5 Ways to Keep Porn Out of Your Home

By: Dina Alexander

Although there is no sure fire way to keep the effects of pornography completely out of your home, there are several actions you can take to inoculate yourself and your children. As you might any emergency situation, we can use a triage approach to dealing with porn.

1. Get a Reliable Filter for Your Computer and Mobile Devices. This is the first “bandaid” you can apply to protect your family from pornography. I use K-9 Web Protection. It’s free and has thus far, been very reliable for our home and mobile devices. It blocks websites in more than 70 categories, including pornography, gambling, drugs, violence/hate/racism, malware/spyware, and phishing. There are many other internet filters to choose from (http://www.pcmag.com/article2/0,2817,2429667,00.asp) that are reasonably priced.

2. Educate Yourself as to How Porn has Seeped into Your Life. Review the television shows, commercials, and movies you and your family watch. Listen carefully to the lyrics of songs you and your children are listening to. What books and magazines are your family reading? What themes, language and attitudes are you condoning by bringing these elements of pop culture into your home? Are the majority of themes misogynistic or subtle put-downs toward one gender or another? Are the majority of jokes on your favorite show related to sex?

Do your children’s clothing, toys and games (video and otherwise) reflect a sexuality that is too mature for them? Are your young children concerned about dieting, wearing make-up or conforming to narrow gender-stereotypes? These issues need to be addressed on an individual level in order to understand each child’s needs and to help him/her face societal pressures.

3. Create a Standard in your Home that Reflects your Ethics and Ideals. The best way to teach your children about what media is acceptable, is to teach by example. Your choices will be reflected in your children’s choices. If your child has grown up in a home where cultural slurs, put-downs directed toward one parent or making light of others’ struggles are acceptable, then your children will follow suit. If you have something to hide, chances are, your kids do too. Take inventory of your media standards and rid your home of those books, games, apps, videos and TV shows that you do not want your kids participating in.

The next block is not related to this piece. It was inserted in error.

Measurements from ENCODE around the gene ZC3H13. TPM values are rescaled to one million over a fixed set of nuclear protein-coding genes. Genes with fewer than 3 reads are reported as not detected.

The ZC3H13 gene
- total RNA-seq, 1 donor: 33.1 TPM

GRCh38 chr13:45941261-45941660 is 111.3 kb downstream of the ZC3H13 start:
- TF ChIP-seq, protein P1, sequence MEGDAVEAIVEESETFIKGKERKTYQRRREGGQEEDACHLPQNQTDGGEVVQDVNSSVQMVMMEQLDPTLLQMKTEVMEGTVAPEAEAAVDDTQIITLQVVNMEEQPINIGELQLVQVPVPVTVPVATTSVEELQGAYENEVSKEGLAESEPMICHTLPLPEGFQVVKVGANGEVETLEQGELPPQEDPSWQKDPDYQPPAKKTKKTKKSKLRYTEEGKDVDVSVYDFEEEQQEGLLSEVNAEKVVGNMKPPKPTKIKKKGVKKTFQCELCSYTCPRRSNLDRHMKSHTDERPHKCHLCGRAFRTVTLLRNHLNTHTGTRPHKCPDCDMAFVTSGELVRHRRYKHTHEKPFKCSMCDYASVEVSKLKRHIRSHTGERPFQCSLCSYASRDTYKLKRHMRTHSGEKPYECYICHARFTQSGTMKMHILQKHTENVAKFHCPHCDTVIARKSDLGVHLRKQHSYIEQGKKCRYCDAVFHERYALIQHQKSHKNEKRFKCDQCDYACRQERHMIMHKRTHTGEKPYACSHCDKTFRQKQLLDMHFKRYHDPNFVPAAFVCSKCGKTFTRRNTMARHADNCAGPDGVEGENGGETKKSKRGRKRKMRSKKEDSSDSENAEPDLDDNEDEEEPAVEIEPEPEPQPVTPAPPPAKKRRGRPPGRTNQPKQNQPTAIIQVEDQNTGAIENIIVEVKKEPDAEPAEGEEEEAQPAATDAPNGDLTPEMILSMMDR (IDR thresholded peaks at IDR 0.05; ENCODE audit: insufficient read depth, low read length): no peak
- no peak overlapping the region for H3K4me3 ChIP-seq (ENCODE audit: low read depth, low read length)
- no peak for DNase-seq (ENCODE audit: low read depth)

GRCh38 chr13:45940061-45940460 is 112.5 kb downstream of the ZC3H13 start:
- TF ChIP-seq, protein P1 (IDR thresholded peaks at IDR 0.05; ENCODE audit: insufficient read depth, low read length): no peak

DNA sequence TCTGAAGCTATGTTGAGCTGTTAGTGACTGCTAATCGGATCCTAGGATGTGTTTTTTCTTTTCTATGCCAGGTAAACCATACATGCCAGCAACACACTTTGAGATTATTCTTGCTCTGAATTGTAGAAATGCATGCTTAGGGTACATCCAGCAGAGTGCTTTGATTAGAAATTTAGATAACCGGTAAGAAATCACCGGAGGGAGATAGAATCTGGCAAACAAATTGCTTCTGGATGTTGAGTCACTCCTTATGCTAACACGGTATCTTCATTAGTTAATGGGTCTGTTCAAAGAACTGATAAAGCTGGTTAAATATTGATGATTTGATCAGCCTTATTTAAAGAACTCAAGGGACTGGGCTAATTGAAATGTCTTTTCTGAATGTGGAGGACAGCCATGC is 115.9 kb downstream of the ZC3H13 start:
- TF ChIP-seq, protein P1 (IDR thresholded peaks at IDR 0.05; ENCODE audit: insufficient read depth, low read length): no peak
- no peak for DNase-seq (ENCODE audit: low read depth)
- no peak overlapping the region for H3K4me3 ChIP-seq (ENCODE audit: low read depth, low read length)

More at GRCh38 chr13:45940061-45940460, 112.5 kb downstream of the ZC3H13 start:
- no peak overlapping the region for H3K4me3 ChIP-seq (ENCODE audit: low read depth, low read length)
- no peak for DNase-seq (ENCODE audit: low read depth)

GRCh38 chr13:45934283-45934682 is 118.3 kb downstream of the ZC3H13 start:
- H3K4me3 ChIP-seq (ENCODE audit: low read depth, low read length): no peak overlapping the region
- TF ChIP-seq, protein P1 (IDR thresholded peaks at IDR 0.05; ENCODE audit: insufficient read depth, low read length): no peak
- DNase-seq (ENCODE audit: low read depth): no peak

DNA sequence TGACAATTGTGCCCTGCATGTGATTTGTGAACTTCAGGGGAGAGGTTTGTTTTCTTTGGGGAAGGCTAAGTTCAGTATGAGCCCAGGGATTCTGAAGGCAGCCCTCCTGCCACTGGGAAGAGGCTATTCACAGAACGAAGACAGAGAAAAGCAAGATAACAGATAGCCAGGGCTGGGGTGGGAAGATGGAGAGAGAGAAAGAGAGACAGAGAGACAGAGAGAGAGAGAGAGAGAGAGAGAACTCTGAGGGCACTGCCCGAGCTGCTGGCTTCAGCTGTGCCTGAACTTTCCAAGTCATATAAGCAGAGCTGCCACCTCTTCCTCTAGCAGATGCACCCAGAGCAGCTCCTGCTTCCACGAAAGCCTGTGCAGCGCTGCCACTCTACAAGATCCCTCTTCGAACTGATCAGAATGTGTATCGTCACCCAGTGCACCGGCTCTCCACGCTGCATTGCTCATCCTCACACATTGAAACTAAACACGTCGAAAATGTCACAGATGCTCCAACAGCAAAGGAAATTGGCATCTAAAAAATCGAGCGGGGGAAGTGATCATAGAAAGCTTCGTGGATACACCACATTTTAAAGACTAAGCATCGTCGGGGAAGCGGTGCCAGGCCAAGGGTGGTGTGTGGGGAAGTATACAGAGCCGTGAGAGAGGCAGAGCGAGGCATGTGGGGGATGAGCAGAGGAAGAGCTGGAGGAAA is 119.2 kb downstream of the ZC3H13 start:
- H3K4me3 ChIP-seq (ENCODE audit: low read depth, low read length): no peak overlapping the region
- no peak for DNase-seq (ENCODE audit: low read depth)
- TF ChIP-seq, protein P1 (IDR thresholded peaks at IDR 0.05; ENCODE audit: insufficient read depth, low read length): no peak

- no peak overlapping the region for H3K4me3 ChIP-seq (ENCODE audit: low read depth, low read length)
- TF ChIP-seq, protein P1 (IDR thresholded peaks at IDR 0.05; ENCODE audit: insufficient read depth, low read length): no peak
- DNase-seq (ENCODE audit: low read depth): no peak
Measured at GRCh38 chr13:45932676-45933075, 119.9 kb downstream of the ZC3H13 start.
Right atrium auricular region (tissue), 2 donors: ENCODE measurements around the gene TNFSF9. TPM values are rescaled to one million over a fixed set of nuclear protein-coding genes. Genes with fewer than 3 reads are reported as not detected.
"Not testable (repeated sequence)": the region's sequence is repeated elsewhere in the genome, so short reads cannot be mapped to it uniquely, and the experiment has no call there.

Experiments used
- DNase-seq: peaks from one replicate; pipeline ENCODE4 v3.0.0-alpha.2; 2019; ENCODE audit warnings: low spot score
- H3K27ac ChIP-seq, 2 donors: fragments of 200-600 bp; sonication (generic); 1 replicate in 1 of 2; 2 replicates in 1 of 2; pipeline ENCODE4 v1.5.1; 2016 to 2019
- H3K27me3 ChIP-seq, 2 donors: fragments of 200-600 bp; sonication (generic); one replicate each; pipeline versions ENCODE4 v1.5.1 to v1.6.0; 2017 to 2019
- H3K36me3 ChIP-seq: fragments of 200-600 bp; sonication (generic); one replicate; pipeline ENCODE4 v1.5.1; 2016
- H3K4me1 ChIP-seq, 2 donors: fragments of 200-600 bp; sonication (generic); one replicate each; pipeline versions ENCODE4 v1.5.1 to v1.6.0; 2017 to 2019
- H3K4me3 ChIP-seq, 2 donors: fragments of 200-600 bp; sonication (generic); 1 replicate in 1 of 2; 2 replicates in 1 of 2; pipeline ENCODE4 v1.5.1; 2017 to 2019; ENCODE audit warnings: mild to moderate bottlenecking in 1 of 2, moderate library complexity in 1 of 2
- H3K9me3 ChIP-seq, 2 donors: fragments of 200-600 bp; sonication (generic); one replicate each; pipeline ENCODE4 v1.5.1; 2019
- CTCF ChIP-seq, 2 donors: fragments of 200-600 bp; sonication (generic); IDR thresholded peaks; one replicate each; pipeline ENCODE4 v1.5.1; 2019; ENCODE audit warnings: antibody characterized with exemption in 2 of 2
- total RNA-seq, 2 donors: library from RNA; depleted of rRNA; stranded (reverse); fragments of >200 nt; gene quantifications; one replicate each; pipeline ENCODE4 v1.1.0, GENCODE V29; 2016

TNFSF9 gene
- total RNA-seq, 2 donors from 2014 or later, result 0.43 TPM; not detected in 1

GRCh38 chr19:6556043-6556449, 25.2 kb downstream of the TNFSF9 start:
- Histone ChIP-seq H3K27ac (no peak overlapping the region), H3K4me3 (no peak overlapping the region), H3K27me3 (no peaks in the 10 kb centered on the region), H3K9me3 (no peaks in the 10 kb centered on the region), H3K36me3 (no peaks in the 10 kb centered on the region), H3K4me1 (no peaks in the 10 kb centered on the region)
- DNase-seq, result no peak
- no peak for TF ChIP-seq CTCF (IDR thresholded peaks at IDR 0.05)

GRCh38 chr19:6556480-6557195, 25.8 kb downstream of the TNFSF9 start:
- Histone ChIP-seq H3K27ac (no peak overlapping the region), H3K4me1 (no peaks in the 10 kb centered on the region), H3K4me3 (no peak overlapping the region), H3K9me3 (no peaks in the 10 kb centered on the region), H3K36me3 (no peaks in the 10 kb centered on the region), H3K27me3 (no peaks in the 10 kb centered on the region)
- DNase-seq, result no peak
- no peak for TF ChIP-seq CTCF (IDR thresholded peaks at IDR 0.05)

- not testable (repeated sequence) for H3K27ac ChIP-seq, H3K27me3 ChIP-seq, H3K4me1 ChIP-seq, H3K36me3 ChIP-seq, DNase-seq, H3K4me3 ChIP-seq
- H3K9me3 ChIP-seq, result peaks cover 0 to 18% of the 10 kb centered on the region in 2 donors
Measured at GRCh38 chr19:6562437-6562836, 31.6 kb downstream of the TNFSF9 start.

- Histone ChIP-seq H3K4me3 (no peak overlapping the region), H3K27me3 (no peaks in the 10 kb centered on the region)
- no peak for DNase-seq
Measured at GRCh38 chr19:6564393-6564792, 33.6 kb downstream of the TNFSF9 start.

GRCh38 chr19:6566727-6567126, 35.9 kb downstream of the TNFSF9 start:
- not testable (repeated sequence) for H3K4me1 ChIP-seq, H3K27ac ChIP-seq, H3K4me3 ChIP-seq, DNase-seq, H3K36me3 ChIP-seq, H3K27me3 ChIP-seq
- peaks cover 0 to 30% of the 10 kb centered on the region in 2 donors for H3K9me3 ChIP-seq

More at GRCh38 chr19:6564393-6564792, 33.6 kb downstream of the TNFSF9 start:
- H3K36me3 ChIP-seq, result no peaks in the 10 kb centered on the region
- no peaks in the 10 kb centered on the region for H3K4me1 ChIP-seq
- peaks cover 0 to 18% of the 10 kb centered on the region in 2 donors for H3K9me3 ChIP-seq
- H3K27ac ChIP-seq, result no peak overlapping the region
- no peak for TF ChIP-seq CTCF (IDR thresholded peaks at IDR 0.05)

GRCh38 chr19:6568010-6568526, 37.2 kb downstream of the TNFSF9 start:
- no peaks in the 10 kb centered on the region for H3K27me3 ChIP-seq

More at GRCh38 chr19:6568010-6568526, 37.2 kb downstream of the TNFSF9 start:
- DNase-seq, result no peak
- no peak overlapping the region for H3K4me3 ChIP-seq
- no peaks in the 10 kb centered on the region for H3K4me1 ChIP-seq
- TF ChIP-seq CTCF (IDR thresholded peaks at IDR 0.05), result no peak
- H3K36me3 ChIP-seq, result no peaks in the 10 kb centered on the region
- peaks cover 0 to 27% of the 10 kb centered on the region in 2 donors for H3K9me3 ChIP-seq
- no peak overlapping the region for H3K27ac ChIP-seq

Take time to discuss your media standards with your children. Listen to their input and find out why your child gets gratification from certain video games or movies. This is a conversation that will probably have to be visited several times as your child gets older and desires different media or devices.

4. Begin and Continue a Dialogue about Healthy Sexuality. Gone are the days of one “sex talk” with your children. Changes in expectations and societal norms are happening so fast, that it is expedient to revisit healthy sexuality many times in your child’s developing years. Beginning at an early age, discuss proper dress that cover private areas and ‘good touch’ ‘bad touch,’ standards. As your children get older it is necessary that they know what bodily changes will be coming in puberty, specifics in anatomy and the different challenges faced by boys and girls. Other important discussions should include holding hands, kissing, masturbation, healthy relationships, abusive relationships, love, sexual intimacy, birth control, sexually transmitted diseases, and the dangers of pornography.

5. Monitor your Children. Trusting your children is important and so is checking up on them. In keeping an open, communicative relationship with your children, it is important to know where they are spending their time online. Who are their friends on Facebook or Twitter? Who are they texting and calling? Which sites hold their attention the longest? Check their history or caches often and know where to look when these have been erased. Learn the ins and outs of your computer and smart phones. There are dozens of tutorials online that will assist Apple and PC users to understand their computer and mobile devices to the fullest. When you do find something that is not inline with your beliefs, do not use shame or guilt to make an impact or create change. Discuss habits rationally and calmly.

For more information on this subject, check out our book How to Talk to Your Kids About Pornography. It is also available in Spanish.